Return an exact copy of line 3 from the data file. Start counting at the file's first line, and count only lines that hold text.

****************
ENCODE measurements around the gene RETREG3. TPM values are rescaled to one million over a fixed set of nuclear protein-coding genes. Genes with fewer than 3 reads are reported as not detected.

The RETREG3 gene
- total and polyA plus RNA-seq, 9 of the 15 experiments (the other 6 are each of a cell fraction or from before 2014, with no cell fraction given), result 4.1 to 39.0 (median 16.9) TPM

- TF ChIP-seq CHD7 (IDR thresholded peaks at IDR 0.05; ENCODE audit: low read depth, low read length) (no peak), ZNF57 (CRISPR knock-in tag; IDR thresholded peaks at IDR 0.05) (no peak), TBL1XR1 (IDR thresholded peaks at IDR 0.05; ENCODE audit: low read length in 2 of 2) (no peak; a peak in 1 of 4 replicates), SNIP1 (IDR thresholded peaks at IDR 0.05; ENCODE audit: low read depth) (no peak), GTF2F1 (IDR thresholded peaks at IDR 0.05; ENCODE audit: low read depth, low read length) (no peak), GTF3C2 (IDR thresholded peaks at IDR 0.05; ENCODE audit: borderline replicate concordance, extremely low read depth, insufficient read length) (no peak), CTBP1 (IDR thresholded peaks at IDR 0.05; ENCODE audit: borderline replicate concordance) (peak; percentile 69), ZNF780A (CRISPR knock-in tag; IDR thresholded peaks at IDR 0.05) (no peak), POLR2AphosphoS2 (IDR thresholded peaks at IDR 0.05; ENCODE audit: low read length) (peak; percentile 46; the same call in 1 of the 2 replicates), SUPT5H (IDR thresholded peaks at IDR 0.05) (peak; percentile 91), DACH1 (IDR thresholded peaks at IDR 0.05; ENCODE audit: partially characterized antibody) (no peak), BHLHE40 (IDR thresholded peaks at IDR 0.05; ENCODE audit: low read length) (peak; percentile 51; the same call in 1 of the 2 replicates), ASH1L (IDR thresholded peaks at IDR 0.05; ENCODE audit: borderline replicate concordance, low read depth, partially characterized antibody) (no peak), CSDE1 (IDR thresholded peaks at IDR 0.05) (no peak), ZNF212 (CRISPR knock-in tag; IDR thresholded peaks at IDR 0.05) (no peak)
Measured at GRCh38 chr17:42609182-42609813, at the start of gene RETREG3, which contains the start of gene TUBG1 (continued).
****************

- total and polyA plus RNA-seq, 9 of the 15 experiments (the other 6 are each of a cell fraction or from before 2014, with no cell fraction given), result 4.1 to 39.0 (median 16.9) TPM